With a multi-tier parking facility holding around 27,000 car equivalent units (CEU), Jebel Ali is the biggest port in the Middle East and the 11th largest worldwide. The port has four terminals connecting to more than 150 other ports through 80 weekly services, and its activity accounts for 26.1% of Dubai’s GDP. In 2018, 82% of Dubai’s automotive trade passed through Jebel Ali, worth $31.6 billion in vehicles, tyres, parts and accessories.
Moreover, this trade is on an upward trend. UAE’s automotive market is set to increase by 35% between 2017 and 2021, according to estimates from the Dubai Chamber of Commerce and Industry. Jebel Ali will also benefit in its role as a point of entry to other nations in the region; automotive trade in the Gulf Corporation Council (GCC) countries was valued at $55 billion in 2018.
The port, which is run by DP World, is located in the Jebel Ali free trade zone (Jafza), where commercial advantages include exemption from corporate tax for 50 years, no personal income tax and no import or re-export duties.
With more than 520 automotive companies involved in vehicle and parts distribution in the region, Jafza is widely regarded as one of the main drivers of Dubai and the UAE’s economic growth over recent years. “For the automotive industry, where slow-moving bureaucracy can put a hard brake on just-in-time flows, special economic zones (SEZs) have been attractive for setting up distribution and modification centres for vehicles and spare parts, helping to reduce inventory and trade costs,” says a spokesperson for DP World.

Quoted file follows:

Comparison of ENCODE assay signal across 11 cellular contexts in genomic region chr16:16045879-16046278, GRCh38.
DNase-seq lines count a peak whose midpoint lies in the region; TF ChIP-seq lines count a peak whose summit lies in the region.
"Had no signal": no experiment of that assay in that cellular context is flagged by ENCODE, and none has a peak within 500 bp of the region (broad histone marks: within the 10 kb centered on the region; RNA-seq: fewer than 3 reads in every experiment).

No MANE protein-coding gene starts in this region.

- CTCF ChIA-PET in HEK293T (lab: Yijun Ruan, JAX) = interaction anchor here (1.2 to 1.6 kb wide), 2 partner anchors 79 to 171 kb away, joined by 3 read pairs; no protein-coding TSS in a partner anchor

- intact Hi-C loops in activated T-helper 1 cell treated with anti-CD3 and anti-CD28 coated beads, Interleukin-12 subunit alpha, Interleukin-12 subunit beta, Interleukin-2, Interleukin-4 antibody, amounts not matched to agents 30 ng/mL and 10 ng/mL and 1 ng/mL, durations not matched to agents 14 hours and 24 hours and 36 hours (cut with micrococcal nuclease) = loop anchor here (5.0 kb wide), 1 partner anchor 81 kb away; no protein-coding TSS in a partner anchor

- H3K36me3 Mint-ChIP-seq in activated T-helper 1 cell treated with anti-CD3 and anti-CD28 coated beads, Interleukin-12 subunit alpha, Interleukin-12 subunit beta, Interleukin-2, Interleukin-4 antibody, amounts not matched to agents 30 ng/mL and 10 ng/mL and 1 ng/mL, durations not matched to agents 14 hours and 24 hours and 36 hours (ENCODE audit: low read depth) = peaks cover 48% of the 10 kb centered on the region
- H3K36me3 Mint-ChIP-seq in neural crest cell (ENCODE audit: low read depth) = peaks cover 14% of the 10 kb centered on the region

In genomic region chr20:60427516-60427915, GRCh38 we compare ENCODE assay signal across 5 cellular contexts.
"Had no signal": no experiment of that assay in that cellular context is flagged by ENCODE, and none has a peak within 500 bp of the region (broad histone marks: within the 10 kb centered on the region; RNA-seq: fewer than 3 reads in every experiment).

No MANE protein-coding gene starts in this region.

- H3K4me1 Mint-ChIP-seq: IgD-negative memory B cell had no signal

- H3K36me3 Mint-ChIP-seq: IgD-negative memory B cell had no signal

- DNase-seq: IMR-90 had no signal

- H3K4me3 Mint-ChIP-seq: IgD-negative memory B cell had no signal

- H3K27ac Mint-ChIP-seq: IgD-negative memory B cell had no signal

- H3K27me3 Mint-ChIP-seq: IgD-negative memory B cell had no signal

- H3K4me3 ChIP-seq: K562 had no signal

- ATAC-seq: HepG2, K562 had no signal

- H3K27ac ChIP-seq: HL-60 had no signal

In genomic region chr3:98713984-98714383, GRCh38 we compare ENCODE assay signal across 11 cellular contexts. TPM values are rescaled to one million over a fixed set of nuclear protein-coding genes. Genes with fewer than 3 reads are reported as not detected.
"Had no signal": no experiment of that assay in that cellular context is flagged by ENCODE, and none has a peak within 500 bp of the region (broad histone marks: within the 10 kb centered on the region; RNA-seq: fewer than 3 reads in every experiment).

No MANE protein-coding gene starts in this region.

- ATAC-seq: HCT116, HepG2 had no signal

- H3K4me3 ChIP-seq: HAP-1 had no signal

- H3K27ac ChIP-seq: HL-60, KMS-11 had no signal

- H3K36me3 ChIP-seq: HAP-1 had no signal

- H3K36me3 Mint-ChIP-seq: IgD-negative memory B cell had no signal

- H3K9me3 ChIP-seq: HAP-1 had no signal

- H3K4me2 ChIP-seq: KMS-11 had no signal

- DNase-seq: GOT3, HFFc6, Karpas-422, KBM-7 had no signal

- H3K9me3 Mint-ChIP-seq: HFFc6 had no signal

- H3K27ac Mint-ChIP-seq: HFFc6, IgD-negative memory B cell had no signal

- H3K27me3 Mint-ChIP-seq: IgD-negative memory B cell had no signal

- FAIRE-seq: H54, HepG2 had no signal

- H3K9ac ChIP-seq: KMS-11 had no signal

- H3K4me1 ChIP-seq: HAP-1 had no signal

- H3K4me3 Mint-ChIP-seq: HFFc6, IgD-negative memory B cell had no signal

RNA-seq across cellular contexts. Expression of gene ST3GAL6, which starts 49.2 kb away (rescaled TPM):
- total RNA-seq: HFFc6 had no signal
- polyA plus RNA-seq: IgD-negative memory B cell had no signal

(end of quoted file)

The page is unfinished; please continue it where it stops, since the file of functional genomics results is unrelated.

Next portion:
Citing emerging markets, including those in many parts of Africa, the spokesperson argues that it is becoming increasingly important for such zones to be part of wider international economic strategies that can tap into local skills, services and logistics.
“For industries like automotive it rarely makes sense to develop supply chains in isolation. SEZs are also enjoying new opportunities, as advanced economies in North America and Europe show more interest in developing such areas, both to deal with trade rules, as well as to connect new, high-tech value chains,” states the representative.
For automotive, this could include expanding vehicle production capabilities. “Whilst SEZs have long been centres of logistics and light assembly, there is also more potential to exploit their benefits for vehicle production, whether for new vehicle technology, or in establishing new manufacturing centres in expanding markets such as in the Middle East and Africa,” he says.
In Senegal, Egypt, Somaliland and Namibia integrated logistics and free trade models are beginning to empower the domestic automotive sector, according to the representative, pointing out that carmakers including Mercedes-Benz, Volkswagen, GM, Toyota, PSA and others are investing in OEM facilities in the region’s free zones.